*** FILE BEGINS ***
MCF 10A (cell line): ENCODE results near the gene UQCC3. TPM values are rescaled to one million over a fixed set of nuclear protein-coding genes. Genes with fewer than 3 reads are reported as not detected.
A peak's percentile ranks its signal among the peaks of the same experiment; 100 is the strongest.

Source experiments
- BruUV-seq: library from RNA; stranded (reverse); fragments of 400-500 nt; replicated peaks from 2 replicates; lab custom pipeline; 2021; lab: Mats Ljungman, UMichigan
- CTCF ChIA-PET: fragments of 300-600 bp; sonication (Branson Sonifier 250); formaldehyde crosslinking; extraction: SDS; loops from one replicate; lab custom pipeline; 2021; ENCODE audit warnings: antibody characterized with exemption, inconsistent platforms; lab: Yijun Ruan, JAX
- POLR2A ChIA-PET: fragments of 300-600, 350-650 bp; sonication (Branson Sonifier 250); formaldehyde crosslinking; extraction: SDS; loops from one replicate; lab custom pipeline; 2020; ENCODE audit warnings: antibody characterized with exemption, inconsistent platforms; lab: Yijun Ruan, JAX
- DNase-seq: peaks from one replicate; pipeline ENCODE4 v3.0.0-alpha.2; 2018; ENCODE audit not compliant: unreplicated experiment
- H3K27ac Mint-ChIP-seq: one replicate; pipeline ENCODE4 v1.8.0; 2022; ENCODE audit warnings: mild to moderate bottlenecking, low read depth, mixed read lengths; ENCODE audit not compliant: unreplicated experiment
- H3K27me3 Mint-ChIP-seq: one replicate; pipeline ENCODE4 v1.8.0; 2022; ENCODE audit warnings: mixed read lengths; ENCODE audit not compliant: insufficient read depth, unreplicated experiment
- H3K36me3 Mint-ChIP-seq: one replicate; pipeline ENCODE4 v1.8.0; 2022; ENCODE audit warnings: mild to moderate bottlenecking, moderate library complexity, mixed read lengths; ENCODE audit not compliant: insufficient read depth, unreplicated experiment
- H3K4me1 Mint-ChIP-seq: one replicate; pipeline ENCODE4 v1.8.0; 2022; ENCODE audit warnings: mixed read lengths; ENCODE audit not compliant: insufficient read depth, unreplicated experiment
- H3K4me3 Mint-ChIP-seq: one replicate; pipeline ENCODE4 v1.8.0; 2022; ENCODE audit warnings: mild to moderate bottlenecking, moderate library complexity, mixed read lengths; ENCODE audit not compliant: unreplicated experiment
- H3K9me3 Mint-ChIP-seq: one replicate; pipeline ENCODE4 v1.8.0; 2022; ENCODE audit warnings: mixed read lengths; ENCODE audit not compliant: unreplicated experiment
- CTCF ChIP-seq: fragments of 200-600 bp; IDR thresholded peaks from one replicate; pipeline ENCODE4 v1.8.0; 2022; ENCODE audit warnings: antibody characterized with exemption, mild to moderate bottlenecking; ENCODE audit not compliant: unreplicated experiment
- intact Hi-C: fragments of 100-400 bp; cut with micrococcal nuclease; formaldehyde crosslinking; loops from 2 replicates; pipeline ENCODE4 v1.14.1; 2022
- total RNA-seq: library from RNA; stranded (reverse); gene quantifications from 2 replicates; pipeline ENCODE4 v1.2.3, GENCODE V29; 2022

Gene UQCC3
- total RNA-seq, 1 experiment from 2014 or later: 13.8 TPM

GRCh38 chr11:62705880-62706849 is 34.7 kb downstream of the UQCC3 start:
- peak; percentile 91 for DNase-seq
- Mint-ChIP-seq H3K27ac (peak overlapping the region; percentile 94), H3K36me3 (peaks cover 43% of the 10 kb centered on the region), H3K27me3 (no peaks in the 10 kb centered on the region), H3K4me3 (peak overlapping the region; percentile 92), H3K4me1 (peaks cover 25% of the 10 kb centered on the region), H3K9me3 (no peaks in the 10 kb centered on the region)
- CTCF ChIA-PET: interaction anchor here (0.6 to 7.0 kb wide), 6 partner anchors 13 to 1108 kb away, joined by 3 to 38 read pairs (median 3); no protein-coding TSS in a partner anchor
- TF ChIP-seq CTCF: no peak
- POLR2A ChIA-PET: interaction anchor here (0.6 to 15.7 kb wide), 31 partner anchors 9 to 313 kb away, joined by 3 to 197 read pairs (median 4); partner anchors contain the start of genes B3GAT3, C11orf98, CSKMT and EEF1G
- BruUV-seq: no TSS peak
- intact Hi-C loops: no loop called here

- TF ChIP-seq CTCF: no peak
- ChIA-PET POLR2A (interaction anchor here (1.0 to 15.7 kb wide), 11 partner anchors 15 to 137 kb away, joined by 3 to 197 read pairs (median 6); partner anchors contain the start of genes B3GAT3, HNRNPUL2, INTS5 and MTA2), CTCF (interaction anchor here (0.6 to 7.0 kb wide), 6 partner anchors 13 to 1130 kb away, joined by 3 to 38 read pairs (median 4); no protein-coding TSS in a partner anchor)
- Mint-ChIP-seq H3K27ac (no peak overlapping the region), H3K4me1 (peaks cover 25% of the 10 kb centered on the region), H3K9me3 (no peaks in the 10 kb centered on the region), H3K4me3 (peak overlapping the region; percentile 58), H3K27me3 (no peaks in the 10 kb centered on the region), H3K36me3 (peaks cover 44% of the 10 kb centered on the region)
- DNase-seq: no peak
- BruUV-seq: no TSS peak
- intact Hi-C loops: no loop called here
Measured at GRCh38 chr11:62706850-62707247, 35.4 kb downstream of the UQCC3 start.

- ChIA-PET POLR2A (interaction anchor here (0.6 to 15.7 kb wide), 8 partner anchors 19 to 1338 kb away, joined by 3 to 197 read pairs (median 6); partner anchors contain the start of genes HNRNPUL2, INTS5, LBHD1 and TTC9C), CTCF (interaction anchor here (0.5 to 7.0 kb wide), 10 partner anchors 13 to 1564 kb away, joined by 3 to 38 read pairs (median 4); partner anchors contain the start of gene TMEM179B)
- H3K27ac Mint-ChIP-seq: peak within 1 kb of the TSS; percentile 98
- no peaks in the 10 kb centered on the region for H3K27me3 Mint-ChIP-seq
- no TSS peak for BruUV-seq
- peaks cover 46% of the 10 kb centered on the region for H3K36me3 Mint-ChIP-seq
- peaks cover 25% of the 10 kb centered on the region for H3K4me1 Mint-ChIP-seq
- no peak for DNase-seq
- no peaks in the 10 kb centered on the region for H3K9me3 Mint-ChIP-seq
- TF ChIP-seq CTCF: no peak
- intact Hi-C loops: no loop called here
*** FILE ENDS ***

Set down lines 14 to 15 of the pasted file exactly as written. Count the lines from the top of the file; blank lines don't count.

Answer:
- CTCF ChIP-seq: fragments of 200-600 bp; IDR thresholded peaks from one replicate; pipeline ENCODE4 v1.8.0; 2022; ENCODE audit warnings: antibody characterized with exemption, mild to moderate bottlenecking; ENCODE audit not compliant: unreplicated experiment
- intact Hi-C: fragments of 100-400 bp; cut with micrococcal nuclease; formaldehyde crosslinking; loops from 2 replicates; pipeline ENCODE4 v1.14.1; 2022